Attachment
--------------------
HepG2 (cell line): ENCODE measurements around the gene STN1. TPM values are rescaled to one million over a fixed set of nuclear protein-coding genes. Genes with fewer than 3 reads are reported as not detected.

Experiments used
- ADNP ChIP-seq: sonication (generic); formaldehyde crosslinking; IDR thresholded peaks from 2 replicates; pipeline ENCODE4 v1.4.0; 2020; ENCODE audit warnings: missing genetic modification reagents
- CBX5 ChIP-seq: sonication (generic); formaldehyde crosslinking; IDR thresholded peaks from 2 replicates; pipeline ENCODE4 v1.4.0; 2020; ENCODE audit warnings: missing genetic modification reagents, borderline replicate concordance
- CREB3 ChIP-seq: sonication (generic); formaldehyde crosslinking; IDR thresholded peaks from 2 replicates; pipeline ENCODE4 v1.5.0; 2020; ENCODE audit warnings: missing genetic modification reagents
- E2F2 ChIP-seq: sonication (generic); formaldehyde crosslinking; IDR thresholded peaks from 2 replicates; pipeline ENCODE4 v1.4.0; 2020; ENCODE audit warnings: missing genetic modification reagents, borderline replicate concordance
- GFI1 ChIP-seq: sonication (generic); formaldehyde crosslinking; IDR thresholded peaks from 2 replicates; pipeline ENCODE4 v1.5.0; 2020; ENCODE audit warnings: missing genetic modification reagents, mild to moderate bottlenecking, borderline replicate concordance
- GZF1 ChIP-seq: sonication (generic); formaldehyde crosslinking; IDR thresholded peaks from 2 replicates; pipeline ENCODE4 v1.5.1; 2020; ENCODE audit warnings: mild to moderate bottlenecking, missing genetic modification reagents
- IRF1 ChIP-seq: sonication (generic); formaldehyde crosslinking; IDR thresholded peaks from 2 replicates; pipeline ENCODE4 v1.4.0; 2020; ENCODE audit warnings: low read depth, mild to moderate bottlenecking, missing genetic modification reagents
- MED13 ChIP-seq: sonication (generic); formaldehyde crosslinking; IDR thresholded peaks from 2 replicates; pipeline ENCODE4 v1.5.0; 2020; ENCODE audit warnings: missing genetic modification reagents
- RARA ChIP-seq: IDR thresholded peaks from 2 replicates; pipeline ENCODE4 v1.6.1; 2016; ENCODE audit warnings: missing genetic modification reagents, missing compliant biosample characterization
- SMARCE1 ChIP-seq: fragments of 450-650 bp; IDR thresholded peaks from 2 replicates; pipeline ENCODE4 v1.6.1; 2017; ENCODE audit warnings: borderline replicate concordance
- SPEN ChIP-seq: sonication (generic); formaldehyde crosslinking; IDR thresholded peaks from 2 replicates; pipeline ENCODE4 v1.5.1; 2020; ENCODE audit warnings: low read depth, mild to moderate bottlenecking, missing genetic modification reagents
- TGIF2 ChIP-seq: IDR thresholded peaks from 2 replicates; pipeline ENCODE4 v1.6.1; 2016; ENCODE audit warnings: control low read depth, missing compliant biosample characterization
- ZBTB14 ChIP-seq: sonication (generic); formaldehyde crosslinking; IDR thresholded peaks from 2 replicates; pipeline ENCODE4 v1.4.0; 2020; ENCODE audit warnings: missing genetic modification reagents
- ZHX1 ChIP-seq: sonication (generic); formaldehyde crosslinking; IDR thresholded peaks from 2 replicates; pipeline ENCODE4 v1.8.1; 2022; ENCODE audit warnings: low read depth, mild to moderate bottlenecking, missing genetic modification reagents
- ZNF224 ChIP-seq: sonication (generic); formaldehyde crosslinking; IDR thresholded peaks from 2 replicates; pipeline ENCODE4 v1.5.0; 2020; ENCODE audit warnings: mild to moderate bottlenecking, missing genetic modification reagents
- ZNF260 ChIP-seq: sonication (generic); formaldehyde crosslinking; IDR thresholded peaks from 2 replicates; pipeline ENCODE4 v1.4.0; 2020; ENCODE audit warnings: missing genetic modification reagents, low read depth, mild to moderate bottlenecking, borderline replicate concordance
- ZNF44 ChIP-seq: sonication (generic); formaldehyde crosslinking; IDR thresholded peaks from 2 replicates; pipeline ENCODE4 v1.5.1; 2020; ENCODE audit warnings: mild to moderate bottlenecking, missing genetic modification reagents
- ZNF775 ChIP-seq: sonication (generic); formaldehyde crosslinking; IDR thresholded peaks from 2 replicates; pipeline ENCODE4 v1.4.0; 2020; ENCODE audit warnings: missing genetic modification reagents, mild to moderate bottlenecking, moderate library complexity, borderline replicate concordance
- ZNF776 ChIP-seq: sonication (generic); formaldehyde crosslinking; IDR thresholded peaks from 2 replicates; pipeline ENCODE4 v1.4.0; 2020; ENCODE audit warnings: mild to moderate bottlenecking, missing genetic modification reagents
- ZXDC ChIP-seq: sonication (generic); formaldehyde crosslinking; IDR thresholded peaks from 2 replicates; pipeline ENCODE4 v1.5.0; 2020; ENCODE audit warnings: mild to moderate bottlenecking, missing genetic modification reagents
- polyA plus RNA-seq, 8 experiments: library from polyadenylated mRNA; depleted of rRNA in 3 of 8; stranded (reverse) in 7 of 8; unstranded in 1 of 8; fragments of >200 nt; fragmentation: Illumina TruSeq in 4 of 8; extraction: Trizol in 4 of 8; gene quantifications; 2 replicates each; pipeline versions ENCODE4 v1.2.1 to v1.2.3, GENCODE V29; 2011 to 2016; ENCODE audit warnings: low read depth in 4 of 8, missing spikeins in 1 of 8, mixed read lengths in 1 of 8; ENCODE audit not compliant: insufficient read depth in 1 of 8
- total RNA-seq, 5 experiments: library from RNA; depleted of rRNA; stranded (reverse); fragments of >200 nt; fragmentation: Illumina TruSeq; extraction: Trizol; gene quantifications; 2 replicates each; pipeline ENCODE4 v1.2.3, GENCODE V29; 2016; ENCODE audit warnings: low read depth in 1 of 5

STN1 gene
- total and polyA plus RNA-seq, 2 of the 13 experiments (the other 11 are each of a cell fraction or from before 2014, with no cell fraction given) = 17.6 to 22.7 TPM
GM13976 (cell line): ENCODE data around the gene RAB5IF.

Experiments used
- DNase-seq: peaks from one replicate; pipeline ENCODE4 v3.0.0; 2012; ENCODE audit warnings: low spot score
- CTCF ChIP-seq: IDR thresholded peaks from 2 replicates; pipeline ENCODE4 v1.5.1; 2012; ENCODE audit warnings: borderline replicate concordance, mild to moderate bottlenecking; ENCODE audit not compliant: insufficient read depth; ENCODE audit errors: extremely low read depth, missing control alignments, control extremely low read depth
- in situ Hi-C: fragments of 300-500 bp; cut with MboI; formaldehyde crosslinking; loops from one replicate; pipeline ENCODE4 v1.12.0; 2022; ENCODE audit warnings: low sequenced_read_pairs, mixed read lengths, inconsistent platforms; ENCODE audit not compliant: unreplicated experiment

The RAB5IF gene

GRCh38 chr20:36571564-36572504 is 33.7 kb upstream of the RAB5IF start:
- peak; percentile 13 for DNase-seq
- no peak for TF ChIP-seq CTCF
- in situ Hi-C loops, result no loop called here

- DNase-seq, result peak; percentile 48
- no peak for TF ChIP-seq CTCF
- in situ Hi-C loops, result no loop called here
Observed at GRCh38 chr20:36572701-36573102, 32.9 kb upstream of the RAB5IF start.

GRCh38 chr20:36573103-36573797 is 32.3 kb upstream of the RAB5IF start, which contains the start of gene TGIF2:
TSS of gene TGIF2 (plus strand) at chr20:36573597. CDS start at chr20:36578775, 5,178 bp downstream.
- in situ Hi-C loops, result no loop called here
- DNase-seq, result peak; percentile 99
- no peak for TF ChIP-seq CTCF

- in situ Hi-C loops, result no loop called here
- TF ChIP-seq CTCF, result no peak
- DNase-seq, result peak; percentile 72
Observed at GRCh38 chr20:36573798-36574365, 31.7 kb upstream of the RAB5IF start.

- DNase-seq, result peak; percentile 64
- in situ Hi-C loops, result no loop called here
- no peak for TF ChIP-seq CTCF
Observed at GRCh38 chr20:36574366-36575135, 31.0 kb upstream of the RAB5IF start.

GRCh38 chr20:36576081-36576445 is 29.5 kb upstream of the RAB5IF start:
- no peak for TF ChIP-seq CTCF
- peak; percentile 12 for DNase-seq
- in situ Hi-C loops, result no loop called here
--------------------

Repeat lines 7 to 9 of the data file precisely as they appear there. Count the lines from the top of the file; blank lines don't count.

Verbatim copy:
- GFI1 ChIP-seq: sonication (generic); formaldehyde crosslinking; IDR thresholded peaks from 2 replicates; pipeline ENCODE4 v1.5.0; 2020; ENCODE audit warnings: missing genetic modification reagents, mild to moderate bottlenecking, borderline replicate concordance
- GZF1 ChIP-seq: sonication (generic); formaldehyde crosslinking; IDR thresholded peaks from 2 replicates; pipeline ENCODE4 v1.5.1; 2020; ENCODE audit warnings: mild to moderate bottlenecking, missing genetic modification reagents
- IRF1 ChIP-seq: sonication (generic); formaldehyde crosslinking; IDR thresholded peaks from 2 replicates; pipeline ENCODE4 v1.4.0; 2020; ENCODE audit warnings: low read depth, mild to moderate bottlenecking, missing genetic modification reagents